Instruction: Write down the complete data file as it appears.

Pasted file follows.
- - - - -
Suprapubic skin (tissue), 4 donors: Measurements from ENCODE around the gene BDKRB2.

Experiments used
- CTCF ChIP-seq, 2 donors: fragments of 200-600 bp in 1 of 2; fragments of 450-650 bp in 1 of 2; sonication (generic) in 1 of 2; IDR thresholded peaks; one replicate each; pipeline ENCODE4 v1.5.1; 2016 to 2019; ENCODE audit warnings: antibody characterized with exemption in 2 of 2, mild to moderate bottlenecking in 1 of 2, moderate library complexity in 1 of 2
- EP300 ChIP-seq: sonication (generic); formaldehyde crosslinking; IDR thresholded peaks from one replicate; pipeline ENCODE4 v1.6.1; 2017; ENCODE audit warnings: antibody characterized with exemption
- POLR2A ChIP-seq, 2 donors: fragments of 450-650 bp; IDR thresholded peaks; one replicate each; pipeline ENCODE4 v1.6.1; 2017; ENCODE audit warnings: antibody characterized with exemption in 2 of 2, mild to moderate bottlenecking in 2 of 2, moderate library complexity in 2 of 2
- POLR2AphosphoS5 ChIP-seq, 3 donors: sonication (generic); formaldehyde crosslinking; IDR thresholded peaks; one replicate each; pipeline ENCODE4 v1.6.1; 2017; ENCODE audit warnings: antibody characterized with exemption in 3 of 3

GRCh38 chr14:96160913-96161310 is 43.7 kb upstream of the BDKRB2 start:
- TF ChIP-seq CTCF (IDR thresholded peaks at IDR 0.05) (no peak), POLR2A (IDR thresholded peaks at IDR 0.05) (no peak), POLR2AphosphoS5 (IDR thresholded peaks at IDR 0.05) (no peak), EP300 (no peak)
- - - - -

Suprapubic skin (tissue), 4 donors: Measurements from ENCODE around the gene BDKRB2.

Experiments used
- CTCF ChIP-seq, 2 donors: fragments of 200-600 bp in 1 of 2; fragments of 450-650 bp in 1 of 2; sonication (generic) in 1 of 2; IDR thresholded peaks; one replicate each; pipeline ENCODE4 v1.5.1; 2016 to 2019; ENCODE audit warnings: antibody characterized with exemption in 2 of 2, mild to moderate bottlenecking in 1 of 2, moderate library complexity in 1 of 2
- EP300 ChIP-seq: sonication (generic); formaldehyde crosslinking; IDR thresholded peaks from one replicate; pipeline ENCODE4 v1.6.1; 2017; ENCODE audit warnings: antibody characterized with exemption
- POLR2A ChIP-seq, 2 donors: fragments of 450-650 bp; IDR thresholded peaks; one replicate each; pipeline ENCODE4 v1.6.1; 2017; ENCODE audit warnings: antibody characterized with exemption in 2 of 2, mild to moderate bottlenecking in 2 of 2, moderate library complexity in 2 of 2
- POLR2AphosphoS5 ChIP-seq, 3 donors: sonication (generic); formaldehyde crosslinking; IDR thresholded peaks; one replicate each; pipeline ENCODE4 v1.6.1; 2017; ENCODE audit warnings: antibody characterized with exemption in 3 of 3

GRCh38 chr14:96160913-96161310 is 43.7 kb upstream of the BDKRB2 start:
- TF ChIP-seq CTCF (IDR thresholded peaks at IDR 0.05) (no peak), POLR2A (IDR thresholded peaks at IDR 0.05) (no peak), POLR2AphosphoS5 (IDR thresholded peaks at IDR 0.05) (no peak), EP300 (no peak)